I'm not too proud to beg! Actually, I realized I am, which is why I spent most of last Friday hungry. I got to have the unique experience of walking a mile in someone else’s shoes as a participant in a homelessness awareness sleepout.
The challenge was simple: Sleep outside in a cardboard shelter and spend the day begging for food. Sounds easy enough, right?
But what if I told you that you could only beg and take food from someone you didn't know, that you couldn't spend any of your own money or eat anything you already had sitting in your dorm room? What if I told you that the low temperature that night was a chilly 31 degrees?
Wanting to better understand the hardships the homeless go through on a daily basis, I accepted this challenge and gained so much appreciation for the privileges I have in my life.
The hardest part for me was the begging. I’m a very independent person, and I love to eat, so having to rely on a complete stranger to get food was very difficult for me. In fact, only once during the day was I able to pluck up the courage to ask someone if they would be willing to buy me a hamburger, lying to them about having used all the money on my meal card.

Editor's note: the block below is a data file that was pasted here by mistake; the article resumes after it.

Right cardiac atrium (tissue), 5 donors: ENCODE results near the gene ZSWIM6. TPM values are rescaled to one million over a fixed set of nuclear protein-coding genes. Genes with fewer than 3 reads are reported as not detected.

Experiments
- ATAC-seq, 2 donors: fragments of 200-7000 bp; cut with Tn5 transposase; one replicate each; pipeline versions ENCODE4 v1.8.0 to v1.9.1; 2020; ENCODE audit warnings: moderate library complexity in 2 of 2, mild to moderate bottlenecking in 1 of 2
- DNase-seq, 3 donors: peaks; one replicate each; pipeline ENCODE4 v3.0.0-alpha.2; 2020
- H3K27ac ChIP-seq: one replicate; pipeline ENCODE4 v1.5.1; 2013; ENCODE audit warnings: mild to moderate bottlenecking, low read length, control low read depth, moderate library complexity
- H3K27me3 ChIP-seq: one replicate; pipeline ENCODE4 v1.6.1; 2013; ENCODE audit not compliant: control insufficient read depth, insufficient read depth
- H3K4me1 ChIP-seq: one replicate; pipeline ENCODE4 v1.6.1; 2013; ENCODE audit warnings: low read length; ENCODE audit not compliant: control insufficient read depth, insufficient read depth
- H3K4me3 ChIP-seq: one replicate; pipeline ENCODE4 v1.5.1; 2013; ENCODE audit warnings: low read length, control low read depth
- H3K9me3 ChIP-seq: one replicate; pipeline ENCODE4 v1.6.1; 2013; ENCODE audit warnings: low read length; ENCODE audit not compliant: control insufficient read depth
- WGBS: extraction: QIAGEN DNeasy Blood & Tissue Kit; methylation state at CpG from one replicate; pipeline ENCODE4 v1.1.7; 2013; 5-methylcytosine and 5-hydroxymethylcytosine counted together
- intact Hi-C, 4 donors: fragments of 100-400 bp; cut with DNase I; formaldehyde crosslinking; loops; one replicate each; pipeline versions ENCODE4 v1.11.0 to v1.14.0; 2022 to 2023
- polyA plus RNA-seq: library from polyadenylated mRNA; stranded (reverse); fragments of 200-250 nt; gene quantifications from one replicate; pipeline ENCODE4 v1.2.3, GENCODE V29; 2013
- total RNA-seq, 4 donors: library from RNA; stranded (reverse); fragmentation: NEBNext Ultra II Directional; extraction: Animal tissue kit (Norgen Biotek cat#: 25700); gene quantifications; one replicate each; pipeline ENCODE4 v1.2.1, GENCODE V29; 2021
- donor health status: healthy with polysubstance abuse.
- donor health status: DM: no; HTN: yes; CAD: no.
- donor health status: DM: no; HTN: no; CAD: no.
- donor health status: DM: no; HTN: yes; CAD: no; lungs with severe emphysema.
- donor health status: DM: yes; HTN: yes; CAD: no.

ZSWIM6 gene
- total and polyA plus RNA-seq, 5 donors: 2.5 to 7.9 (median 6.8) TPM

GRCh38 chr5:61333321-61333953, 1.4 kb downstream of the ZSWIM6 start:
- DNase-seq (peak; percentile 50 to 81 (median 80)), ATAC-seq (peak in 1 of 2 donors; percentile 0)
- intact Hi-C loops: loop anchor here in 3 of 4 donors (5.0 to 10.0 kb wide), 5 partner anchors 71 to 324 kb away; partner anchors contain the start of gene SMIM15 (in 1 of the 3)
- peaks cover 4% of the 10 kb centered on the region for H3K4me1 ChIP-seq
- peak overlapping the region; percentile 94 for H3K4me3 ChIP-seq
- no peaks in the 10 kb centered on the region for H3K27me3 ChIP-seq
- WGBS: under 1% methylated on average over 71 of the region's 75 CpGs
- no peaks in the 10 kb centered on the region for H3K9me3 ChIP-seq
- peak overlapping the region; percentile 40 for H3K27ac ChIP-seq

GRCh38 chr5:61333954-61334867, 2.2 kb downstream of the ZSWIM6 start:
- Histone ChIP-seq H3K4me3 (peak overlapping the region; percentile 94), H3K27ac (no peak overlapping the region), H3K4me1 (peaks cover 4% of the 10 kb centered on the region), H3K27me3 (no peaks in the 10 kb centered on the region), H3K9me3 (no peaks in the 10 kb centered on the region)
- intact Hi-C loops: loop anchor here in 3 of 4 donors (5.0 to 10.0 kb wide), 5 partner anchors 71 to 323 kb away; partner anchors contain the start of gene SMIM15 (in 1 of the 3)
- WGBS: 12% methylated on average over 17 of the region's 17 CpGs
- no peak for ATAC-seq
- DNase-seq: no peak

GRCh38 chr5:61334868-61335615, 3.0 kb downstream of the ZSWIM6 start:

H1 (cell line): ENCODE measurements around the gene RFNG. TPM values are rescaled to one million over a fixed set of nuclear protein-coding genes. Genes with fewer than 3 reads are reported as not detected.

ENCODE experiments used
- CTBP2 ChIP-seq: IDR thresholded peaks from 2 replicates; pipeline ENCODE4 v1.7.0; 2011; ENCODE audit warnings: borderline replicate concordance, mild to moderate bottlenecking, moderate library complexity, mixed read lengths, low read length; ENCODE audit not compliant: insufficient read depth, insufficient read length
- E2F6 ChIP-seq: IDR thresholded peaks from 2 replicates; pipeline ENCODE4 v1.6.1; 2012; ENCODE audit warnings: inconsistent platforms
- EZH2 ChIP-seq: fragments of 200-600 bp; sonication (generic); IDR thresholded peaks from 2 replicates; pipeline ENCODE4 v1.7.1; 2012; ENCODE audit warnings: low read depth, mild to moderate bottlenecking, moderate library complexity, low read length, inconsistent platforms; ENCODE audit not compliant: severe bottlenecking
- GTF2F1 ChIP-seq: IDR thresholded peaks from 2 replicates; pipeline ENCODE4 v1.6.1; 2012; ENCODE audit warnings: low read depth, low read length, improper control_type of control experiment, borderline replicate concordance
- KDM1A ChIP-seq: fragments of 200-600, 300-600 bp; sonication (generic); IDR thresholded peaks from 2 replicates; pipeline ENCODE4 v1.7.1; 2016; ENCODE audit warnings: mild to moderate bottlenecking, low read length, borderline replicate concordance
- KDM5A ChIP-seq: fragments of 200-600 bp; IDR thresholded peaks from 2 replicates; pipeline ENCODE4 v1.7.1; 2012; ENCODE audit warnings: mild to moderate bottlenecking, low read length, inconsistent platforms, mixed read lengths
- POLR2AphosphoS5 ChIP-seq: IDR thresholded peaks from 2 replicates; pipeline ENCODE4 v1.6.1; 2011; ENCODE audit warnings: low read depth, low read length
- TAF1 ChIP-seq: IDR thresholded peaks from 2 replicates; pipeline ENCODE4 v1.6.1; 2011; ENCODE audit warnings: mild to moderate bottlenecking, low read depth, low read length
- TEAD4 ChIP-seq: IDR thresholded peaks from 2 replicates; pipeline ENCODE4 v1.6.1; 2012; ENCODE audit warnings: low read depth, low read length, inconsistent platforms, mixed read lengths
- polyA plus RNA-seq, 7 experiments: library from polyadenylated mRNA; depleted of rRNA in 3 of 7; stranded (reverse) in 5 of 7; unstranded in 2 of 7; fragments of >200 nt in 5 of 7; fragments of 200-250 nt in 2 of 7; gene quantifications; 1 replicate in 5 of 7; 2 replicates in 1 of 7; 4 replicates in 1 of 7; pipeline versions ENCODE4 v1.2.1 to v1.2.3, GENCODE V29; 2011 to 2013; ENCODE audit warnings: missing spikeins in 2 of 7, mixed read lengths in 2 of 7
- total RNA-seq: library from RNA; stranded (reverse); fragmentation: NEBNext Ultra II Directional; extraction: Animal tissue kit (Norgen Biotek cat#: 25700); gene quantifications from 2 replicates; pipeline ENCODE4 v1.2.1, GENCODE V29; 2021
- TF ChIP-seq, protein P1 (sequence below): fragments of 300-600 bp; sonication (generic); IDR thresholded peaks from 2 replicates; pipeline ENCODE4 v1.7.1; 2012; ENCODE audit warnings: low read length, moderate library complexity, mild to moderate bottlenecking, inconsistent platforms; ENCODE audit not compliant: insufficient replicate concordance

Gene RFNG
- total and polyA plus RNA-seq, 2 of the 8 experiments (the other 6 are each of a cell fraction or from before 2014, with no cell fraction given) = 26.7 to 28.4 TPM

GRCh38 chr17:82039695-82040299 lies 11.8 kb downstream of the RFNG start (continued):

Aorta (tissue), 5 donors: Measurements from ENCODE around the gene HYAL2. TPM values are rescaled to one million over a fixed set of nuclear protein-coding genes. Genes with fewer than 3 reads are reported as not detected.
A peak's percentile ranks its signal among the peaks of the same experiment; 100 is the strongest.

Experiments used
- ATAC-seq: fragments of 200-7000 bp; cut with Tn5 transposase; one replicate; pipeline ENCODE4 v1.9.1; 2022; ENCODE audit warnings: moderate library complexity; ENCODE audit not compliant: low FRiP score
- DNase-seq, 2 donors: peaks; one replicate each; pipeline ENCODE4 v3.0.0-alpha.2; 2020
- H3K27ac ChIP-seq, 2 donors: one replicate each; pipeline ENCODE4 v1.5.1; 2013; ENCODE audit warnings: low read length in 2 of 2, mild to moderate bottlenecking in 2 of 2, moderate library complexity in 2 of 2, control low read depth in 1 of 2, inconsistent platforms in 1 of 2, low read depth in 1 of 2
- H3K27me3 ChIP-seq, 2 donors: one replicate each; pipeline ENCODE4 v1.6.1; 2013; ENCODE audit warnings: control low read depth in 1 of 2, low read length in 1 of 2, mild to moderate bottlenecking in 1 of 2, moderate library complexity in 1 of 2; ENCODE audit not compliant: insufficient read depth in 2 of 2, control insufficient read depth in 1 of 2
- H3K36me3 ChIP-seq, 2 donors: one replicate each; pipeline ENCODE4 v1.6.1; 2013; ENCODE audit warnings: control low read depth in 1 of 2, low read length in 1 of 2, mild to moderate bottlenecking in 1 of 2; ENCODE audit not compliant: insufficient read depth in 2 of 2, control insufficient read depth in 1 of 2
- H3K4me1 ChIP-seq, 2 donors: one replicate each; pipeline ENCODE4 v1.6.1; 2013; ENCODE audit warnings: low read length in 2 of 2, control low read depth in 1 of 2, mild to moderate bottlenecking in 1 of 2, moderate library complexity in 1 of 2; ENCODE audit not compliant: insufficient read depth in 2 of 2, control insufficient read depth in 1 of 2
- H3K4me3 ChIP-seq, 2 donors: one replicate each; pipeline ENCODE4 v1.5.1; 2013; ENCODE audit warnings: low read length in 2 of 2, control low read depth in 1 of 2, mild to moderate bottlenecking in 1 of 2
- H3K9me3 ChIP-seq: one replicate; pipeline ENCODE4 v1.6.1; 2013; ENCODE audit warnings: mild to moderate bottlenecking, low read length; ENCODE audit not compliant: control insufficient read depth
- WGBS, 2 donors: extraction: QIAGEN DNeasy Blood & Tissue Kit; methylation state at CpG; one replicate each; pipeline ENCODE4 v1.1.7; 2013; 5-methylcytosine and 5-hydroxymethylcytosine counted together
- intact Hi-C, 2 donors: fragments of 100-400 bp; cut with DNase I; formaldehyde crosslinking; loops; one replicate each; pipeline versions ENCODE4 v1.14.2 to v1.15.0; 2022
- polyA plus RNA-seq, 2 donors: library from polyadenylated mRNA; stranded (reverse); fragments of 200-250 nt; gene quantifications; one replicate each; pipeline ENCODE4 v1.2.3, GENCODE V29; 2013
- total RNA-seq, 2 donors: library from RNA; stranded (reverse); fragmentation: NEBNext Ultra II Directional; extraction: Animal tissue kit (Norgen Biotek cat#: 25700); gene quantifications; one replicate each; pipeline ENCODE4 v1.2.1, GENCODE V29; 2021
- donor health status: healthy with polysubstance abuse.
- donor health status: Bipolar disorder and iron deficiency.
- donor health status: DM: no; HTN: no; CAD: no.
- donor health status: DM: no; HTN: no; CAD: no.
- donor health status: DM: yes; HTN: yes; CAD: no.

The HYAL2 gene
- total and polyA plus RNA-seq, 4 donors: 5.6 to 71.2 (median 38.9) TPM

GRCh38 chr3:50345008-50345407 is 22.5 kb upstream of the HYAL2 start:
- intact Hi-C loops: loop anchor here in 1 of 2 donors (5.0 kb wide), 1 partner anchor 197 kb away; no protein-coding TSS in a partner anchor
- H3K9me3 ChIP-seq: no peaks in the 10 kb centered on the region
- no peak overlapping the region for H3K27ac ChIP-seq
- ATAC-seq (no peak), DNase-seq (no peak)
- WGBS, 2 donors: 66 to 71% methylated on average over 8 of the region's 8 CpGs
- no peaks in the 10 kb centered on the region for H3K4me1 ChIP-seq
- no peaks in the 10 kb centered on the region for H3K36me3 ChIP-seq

The rest of the day was spent searching campus for places that may be offering free food. Lucky for me there was a program where food was served; a real homeless person would not have that advantage.
That night I got very little sleep. It was cold, the ground was hard, and the last few hours of the night were spent counting down the time until I could go to back to my room to really sleep, again another luxury a true homeless person would not have.
They also wouldn't have had an elaborately designed cardboard shelter built by Engineers Without Borders or the chance to run to the campus cafe at midnight to eat after 24 hours of having to beg for food.
So even though my experiences were just a small taste of what being homeless is like, it was enough to make me look at all I have that I just take for granted. And hopefully we raised awareness on our campus.
So many people think homelessness is just an issue in big cities like Chicago, but it’s right here in our communities too.
I learned that here in Valparaiso, an overnight men's shelter serves 350 to 400 men every year. That’s astounding to me!
These people need our help and our support, not our judgment, which seems to happen so often when we encounter them. You will never know their circumstances and their struggles until you've had to walk in their shoes.